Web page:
Deforestation and Climate Change

Deforestation and Climate Change

Reducing Carbon Emissions from Deforestation and Forest Degradation

The Fondazione Eni Enrico Mattei series on Economics, the Environment and Sustainable Development

Edited by Valentina Bosetti and Ruben Lubowski

Deforestation and forest degradation have long been recognized as environmental problems, with concerns over conservation of natural habitats and biological diversity capturing both scientific and public attention. More recently, the debate over tropical forest conservation has radically shifted to the approximately fifteen percent of global greenhouse gas emissions that are caused by deforestation and forest degradation, and to the potential synergies from integrating forest management with climate change policies.

Chapter 3: The European Union’s Position on REDD Financing

Pedro Piris-Cabezas

Subjects: economics and finance, environmental economics, environment, climate change, environmental economics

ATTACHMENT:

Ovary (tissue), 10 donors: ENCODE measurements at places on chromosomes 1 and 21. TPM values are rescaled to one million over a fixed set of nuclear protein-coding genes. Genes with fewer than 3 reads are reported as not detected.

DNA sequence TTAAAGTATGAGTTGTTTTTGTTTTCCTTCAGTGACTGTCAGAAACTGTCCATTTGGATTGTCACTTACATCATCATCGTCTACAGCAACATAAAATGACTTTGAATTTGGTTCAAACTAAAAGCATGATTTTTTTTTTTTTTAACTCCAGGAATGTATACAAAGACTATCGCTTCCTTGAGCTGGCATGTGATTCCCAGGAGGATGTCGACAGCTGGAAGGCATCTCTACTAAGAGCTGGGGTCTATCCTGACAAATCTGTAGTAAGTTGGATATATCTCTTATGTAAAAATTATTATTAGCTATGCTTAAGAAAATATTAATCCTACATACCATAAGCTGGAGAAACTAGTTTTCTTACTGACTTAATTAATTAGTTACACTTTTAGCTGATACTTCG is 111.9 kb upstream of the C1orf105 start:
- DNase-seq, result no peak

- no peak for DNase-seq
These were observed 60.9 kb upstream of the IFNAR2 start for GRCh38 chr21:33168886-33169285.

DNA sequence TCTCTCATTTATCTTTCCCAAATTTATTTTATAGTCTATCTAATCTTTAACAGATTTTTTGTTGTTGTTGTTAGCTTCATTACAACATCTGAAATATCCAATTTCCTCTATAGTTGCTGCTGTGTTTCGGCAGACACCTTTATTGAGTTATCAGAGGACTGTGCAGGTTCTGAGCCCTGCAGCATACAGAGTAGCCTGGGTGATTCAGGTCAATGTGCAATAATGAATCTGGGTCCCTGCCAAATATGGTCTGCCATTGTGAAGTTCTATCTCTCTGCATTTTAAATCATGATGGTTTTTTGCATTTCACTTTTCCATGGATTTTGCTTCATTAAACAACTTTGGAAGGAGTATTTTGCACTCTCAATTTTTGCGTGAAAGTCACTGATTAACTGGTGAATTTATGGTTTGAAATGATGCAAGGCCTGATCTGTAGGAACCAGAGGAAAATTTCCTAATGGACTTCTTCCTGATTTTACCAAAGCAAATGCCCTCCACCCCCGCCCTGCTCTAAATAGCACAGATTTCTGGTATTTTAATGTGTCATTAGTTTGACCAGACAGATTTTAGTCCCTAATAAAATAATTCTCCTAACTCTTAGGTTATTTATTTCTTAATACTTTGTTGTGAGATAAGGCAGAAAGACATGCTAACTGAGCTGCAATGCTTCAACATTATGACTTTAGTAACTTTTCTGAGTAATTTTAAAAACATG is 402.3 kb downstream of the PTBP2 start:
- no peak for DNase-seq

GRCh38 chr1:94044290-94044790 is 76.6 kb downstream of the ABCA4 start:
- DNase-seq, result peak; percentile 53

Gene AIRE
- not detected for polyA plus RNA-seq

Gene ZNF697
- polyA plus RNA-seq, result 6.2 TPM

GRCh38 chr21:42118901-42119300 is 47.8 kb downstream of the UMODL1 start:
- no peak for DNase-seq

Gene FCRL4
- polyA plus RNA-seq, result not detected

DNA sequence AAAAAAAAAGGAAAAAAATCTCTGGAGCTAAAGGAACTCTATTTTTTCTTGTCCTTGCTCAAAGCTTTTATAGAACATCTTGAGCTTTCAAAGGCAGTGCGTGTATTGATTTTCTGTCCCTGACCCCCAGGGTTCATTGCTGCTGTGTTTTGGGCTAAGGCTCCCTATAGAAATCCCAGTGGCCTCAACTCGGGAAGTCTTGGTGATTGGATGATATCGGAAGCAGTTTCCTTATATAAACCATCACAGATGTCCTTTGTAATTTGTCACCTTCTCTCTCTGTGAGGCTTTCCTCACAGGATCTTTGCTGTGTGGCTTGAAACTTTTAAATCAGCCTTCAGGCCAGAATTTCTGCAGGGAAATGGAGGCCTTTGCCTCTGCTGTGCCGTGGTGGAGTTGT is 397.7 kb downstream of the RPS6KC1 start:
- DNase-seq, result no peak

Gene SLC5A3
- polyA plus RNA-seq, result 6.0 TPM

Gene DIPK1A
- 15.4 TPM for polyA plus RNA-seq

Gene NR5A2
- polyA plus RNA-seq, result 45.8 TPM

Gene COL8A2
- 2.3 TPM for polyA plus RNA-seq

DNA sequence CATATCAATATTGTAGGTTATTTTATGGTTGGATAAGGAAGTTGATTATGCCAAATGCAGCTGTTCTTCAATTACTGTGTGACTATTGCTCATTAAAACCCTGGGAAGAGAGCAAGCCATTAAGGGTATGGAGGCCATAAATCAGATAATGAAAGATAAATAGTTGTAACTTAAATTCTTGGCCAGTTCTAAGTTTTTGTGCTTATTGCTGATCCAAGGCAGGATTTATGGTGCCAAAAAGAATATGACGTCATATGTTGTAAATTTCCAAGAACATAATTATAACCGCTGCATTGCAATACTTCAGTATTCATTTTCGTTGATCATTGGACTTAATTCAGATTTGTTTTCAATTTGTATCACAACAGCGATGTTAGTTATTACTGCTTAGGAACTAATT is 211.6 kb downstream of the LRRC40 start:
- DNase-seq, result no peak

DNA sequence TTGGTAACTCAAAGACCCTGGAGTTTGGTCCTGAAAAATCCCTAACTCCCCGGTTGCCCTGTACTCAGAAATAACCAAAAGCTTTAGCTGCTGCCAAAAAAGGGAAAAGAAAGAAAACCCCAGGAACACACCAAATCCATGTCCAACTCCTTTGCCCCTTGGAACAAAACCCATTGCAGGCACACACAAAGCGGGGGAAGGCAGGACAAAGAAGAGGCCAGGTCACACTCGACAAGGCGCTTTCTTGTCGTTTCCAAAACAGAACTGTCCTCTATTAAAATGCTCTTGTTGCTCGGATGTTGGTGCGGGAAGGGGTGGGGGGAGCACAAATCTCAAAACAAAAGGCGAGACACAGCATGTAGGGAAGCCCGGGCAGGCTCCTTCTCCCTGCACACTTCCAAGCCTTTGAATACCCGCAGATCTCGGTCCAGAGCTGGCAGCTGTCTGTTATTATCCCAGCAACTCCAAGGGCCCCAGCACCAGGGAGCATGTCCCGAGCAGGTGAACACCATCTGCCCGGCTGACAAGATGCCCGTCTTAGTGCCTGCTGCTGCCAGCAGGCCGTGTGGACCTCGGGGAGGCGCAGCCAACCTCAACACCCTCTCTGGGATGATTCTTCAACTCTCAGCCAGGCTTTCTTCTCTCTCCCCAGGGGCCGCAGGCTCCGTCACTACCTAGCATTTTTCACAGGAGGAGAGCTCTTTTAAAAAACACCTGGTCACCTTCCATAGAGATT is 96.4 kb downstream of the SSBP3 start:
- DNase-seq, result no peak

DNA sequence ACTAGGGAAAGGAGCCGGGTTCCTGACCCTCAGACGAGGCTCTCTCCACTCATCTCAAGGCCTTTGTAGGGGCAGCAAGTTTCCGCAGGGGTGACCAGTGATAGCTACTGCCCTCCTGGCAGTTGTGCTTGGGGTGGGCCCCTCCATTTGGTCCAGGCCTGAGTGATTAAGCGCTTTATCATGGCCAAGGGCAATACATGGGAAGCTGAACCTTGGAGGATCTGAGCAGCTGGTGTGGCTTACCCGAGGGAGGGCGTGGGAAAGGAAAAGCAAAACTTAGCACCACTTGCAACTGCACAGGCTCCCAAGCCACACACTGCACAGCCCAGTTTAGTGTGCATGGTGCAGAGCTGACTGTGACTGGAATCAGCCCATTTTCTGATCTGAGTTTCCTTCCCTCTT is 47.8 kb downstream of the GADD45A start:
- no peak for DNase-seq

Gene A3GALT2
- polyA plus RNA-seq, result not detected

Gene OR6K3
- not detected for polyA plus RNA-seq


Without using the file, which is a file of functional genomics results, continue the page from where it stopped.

Pedro Piris-Cabezas As a leader in global climate policy with the largest current compliance market for greenhouse gas (GHG) reductions, the European Union (EU) has been particularly important in shaping international debates on REDD and determining near-term opportunities for REDD financing. Since early in the REDD financing debate, the EU has favored a fund-based funding mechanism over direct trading of REDD credits on GHG compliance markets. Such a fund-based approach was already reflected in the EU energy and climate package proposal as introduced by the European Commission (EC) in January 2008, which calls Member States to voluntarily earmark a share of the revenues from the auctioning of emissions allowances issued under the EU emission trading scheme (ETS) – the flagship of the European climate change policy – to a set of priorities including deforestation and other forest activities in third countries. The package aims at setting the EU on the path to a low carbon economy by establishing, inter alia, unilateral economywide targets through 2020 for greenhouse gas emissions and therefore providing continuity and stability to the EU ETS. This chapter provides an overview of the EU’s evolving position on REDD financing. The EU position on REDD financing was conditioned by the need to craft legislation that accounted for a potential lack of emissions reductions on the part of the United States of America and/or the economically more advanced developing countries, and by the desire to safeguard the objectives of the EU ETS. The EU energy and climate package not only established...

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